I’m broadly supportive of Nick’s notions on copyright, but some things make me feel moderately uneasy, as I suppose an idea which overthrows the current status quo might. I do believe that someone who creates something has the right to decide what happens to it, whether that be never being released, or being sold for ludicrous money, even if it hurts his or her interest. I appreciate that in practice the person who gets the money are the middlemen, but I still think this principle isn’t a bad one, and is surely what copyright is there to protect (says the unknowledgable layperson).

    Also, while it doesn’t make much sense to go to HMV and buy songs, many still do, and the majority of purchases are still made offline. Theres still a lot of money in this outdated mode of commerce, and will be for at least another decade or so, as big companies come up with more inventive ways of milking their cash cows. I’m not convinced theres quite as much money in the pay what you like model- I suspect much of the success there is due to it being a rare event. There is something to be said for not devaluing one’s product. Once consumers are used to getting something for price A, then they are unlikely to accept price B>>A. Now this may be the market adjusting towards sensible prices, but if said prices aren’t actually earning the creators a profit/ enough of a profit then there might be an issue there.

  • devlocke

    I tried to say hello the day it went up, but the comment didn’t take. Wasn’t sure if it was Nick deleting it because a post that just said “Hello!” was inane, or if it was a weird hiccup on WordPress’s part. It seemed rude to ignore the shout-out, so I’m posting again…

    Hi from Mother’s Milk! :)

  • Nick Mailer

    mister k: Recent propaganda has retconned copyright as some sort of inherent right of creators. Nothing could be further from the truth. It was conceived as a bargain/bet for the benefit of culture at large. The populace would temporarily sacrifice it’s
    INHERENT right to share with the promise of a better cultural crop soon after. It was *never* initially meant to be some sort of God-given “protection” of “creators”. Indeed, when the Stationers’ Guild tried to argue this in the 17th century, they were angrily rebuffed by the law lords, particularly Lord Camden.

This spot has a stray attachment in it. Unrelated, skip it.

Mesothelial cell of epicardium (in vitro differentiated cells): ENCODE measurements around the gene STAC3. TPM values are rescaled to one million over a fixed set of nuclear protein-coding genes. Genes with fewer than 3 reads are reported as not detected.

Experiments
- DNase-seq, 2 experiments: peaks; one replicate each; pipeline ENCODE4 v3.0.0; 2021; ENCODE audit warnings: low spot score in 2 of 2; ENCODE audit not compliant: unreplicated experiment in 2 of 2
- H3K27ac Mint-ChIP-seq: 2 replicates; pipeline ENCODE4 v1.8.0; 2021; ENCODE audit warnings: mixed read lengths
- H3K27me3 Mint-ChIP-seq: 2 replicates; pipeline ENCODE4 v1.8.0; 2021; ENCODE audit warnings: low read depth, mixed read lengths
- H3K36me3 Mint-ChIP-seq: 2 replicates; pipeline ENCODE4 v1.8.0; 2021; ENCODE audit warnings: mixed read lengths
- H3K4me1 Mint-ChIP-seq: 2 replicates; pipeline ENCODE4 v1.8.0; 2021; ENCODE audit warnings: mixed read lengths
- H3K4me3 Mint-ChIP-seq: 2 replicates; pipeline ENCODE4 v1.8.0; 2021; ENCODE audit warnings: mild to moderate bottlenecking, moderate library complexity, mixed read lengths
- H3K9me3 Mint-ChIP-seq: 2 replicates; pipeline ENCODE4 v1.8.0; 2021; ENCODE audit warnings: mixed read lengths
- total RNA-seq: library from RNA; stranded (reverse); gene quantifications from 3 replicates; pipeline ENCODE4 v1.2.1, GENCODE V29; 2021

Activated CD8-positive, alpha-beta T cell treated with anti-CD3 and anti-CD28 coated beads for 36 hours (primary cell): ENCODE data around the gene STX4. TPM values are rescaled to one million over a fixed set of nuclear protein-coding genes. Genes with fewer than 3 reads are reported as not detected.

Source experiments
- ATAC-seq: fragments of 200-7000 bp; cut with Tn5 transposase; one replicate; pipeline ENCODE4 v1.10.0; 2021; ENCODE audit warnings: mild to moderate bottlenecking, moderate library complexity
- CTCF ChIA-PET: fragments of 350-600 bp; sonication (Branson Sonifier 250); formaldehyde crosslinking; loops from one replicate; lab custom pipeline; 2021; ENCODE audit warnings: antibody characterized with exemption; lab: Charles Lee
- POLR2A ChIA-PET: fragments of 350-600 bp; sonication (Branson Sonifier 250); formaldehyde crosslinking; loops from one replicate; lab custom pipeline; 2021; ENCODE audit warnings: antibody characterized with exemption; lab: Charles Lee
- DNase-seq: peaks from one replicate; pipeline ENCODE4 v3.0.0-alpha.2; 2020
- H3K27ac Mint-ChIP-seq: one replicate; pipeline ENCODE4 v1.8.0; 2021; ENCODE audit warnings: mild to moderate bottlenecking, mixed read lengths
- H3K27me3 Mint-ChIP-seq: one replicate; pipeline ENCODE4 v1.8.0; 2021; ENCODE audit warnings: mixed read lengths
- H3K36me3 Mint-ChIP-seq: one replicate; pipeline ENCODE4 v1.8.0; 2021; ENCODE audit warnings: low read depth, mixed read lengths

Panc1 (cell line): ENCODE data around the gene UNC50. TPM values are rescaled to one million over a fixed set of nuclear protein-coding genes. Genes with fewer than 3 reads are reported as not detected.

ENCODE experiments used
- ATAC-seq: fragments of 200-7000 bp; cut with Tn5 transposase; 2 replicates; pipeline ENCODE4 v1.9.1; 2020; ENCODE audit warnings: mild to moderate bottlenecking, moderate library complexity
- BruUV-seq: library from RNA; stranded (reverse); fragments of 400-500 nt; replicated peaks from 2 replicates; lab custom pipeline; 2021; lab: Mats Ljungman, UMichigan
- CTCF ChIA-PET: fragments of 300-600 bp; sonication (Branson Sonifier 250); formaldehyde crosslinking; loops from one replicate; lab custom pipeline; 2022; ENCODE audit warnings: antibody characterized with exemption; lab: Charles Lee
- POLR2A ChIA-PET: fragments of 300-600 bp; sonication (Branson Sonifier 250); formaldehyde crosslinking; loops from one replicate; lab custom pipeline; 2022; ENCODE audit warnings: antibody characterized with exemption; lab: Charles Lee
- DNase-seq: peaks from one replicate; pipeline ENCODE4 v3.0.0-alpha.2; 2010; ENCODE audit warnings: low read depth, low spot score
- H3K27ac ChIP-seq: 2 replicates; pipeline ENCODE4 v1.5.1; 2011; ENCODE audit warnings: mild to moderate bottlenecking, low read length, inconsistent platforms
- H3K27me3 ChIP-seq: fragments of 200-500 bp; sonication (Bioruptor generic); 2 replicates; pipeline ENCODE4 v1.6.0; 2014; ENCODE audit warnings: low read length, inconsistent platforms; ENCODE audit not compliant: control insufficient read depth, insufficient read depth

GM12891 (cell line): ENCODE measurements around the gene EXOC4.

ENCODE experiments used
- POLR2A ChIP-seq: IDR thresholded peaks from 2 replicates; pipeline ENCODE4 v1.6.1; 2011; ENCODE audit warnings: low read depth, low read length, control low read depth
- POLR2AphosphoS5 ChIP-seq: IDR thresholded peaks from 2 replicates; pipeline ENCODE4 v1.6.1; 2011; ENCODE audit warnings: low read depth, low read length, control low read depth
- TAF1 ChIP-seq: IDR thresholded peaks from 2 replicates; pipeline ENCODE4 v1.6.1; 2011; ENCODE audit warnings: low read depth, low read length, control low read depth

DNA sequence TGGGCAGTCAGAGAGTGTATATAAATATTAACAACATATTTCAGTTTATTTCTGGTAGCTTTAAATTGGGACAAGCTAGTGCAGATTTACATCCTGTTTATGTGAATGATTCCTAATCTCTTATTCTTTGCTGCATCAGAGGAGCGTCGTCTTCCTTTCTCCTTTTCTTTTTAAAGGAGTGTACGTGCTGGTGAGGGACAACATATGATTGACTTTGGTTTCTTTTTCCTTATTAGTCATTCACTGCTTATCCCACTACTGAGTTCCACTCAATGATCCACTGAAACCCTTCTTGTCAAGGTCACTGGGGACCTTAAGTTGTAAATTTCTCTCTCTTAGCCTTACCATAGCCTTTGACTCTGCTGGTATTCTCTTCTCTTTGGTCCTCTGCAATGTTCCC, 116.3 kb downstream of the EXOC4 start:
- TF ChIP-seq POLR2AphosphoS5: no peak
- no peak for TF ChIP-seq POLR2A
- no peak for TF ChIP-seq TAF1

Please read my paper at for a detailed analysis of the real seedy origins of “IP”.

  • Xercies

    I think many people don’t realise is that we have a list on what we most likely to buy and what we aren’t for example games and music are at the top of my list and TV and Books are at the bottom. So I make a choice whether to get either. But with the internet I don’t have to make that choice. I can have it all, I will pay for the stuff at the top of my list but will get it eventually at the bottom of it.

    I do think that’s the underlying problem with piracy not that you don’t pay for things because not everyone pays for everything but you can get in the habit of paying for other things but still getting some things you like for free.

  • Xercies

    Just to further what I was saying, in a pay what you want economy I can see people either giving some money to everything but not enough for it to keep going so they can buy everything that they might like. Getting 1 or 2 things they like for full price but not buying the others but still getting them from piracy, or getting nothing but still having it all for free from piracy.

  • mister k

    Mm, well I was going to ask you what you feel about the idea of the creator having ultimate control over their work, but I imagine I’ll need to read that paper first! Will do when I find time.

  • Nick Mailer

    mister k: You beg the question that the creator is not standing on the huge shoulders of a shared culture.

  • George

    Just in case anyone’s interested, I believe the shop that our intrepid podcasters mentioned is Vom Fass, on Milsom Street. Fancy liqueurs and oils abound.